Tuesday, Dec. 28 Holiday Vacation Day Camp 10 a.m. A Holiday Vacation Day Camp for kids from Dec. 27-31 at the Old Port Playhouse. The day camp will run Monday through Thursday, 10 a.m. to 4 p.m. and Friday, 10
Wednesday, Dec. 29 Phykidz at SPACE; vaudeville at Portland Stage 11 a.m. Phykidz (SPACE Gallery); 2 p.m. and 7 p.m. Vaudeville shows at Portland Stage Company.
Comedian Bob Marley at Merrill 7 p.m. Wednesday, Dec. 29 through Friday, Dec. 31, Comedian Bob Marley returns to Merrill for his annual holiday show with this year’s special guest, Kelly MacFarland. Presented by Cogee Entertainment. Tickets $45; $48 on New Year’s eve (includes service fee). Wednesday and Thursday at 7 p.m.; Merrill Auditorium; Friday at 6:30 p.m. and 9:30 p.m. https://tickets.porttix.com/public
Thursday, Dec. 30 Phykidz at SPACE; vaudeville at Portland Stage 11 a.m. Phykidz (SPACE Gallery); 2 p.m. and 7 p.m. Vaudeville shows at Portland Stage Company. http://www. phyzgig.org or www.acorn-productions.org/pages/Phyzgig2009.html
Holiday blood drive 11 a.m. to 6 p.m. FairPoint recently teamed up with WCSHTV and WLBZ-TV, the American Red Cross and other community partners for a ﬁrst-ever holiday blood drive, scheduled for Thursday, Dec. 30 from 11 a.m. to 6 p.m. The drive will be held in two different locations around the state in hopes of attracting a large number of donors during this challenging time of year. Eligible donors may visit the Holiday Inn by the Bay, located at 88 Spring Street in Portland, or the Bangor Elks Lodge at 108 Odlin Road in Bangor to give blood. To make an appointment, or for more information about giving blood, call 1-800 RED CROSS or visit online at redcrossblood.org or fairpointbundleupblooddrive.org. see next page
Page 14 — THE PORTLAND DAILY SUN, Friday, December 24, 2010
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Tuesday, Jan. 4
Friday, Dec. 31
Portland School Board meeting 7 p.m. Business meeting of Portland School Board, Room 250, Casco Bay High School. Beginning in January, the Portland School Board will hold its regular business meetings and workshops on Tuesdays rather than Wednesdays. Most School Board committees also will meet on Tuesdays. The board decided to change the meeting day earlier in the fall to accommodate members who have to travel for work. School Board meetings and committee meetings are announced on the Portland Public Schools Web site: www.portlandschools.org.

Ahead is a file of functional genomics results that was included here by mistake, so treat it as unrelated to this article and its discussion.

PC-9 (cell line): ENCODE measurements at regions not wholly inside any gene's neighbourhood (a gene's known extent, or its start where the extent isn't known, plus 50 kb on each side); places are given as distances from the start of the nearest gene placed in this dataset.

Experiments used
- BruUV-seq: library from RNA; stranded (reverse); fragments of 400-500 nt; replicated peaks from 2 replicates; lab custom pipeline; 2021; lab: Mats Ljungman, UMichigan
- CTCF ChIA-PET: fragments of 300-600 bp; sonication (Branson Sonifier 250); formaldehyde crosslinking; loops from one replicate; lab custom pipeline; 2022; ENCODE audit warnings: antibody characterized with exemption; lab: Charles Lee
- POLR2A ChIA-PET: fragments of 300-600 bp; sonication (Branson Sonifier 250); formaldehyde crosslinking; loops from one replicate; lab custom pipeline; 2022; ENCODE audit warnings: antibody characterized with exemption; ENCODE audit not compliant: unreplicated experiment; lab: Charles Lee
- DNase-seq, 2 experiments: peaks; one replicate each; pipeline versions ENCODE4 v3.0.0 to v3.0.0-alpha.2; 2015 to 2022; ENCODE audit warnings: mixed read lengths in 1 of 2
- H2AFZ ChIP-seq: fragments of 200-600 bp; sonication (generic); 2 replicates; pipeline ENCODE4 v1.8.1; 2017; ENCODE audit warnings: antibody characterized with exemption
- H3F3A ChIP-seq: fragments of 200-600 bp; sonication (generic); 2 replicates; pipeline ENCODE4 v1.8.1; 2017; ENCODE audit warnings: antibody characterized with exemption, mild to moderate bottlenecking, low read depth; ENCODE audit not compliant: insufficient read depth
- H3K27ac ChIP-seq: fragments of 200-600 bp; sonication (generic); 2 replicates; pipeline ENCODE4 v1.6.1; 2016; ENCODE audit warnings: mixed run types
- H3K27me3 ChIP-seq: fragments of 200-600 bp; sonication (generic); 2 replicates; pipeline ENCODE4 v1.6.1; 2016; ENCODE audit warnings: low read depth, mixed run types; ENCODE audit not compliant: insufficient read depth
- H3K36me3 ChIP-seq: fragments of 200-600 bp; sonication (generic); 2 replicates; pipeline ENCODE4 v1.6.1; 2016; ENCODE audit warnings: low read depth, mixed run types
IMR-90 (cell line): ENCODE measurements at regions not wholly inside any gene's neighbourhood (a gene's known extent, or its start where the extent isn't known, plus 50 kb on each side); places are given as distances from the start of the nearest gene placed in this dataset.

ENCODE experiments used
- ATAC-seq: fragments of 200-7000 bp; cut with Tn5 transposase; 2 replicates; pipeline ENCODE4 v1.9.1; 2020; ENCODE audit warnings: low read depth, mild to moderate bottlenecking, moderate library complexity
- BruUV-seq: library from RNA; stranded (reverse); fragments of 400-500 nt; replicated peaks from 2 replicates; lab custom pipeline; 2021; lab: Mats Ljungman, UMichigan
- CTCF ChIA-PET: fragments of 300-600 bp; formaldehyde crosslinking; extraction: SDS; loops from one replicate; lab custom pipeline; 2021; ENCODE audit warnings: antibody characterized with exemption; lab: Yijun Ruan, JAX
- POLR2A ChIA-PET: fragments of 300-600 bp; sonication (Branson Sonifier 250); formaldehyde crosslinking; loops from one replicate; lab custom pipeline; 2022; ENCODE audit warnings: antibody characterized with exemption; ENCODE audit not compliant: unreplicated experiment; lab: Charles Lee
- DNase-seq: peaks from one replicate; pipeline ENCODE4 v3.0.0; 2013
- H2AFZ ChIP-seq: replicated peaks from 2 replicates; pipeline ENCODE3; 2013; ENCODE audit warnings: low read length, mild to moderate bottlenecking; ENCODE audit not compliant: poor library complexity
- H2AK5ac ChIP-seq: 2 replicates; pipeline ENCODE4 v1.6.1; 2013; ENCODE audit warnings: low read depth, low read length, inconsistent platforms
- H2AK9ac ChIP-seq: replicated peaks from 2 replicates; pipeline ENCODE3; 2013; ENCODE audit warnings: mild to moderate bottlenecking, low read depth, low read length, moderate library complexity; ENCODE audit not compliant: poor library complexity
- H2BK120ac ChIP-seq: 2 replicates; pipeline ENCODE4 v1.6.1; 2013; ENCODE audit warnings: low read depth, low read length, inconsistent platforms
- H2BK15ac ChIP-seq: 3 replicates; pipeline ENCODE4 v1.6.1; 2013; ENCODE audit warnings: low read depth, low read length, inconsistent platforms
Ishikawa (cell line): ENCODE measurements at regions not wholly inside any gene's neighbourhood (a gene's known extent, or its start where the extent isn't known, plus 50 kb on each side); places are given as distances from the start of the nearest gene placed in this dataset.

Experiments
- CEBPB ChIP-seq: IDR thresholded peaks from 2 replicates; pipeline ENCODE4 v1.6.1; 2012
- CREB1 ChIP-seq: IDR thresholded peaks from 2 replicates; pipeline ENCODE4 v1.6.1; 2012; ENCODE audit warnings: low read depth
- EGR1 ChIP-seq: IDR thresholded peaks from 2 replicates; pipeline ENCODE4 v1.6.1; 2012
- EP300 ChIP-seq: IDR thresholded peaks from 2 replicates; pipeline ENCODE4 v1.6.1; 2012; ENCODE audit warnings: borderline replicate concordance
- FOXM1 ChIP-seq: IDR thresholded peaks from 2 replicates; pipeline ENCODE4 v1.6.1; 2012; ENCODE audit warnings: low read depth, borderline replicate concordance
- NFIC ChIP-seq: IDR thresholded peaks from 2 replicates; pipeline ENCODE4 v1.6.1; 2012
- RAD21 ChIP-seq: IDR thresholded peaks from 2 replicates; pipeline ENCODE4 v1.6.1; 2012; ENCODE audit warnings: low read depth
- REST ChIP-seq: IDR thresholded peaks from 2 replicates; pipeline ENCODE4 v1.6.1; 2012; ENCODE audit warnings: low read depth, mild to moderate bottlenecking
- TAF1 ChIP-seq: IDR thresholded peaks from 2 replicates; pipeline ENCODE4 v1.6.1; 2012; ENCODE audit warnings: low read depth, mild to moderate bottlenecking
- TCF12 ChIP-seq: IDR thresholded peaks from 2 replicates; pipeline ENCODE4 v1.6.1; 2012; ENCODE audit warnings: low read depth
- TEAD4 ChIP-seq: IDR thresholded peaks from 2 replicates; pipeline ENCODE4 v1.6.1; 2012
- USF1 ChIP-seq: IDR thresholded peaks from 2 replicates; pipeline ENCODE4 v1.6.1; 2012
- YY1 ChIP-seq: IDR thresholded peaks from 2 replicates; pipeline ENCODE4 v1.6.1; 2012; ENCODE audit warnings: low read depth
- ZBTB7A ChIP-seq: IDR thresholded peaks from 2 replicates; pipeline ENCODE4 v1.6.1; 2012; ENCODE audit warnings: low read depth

Plunge at East End Beach noon. “Be bold in the cold with a plunge into the Atlantic to support the Natural Resources Council of Maine’s work to reduce global warming pollution. The bone-chilling fun will take place at East End Beach in Portland, Maine on Friday, Dec. 31st at noon (the “warmest” part of the day!) Your friends and family can pledge your plunge, to raise money and awareness about global warming and what NRCM is doing right here in Maine to curb it. And, it will be fun, with folks in polar bear costumes and hot coffee from Coffee by Design and pastries from Whole Foods. The two top fundraisers will receive $50 gift certiﬁcates to LL Bean, while additional top fundraisers will receive commemorative NRCM tote bags or caps. To participate, email or call email@example.com, 430-0127, with your name and contact information and we will send you an information packet. We request that you raise a minimum of $50 in pledges. Your pledgers may use the online pledge forms at http://supporters.nrcm.org/polar_plunge.”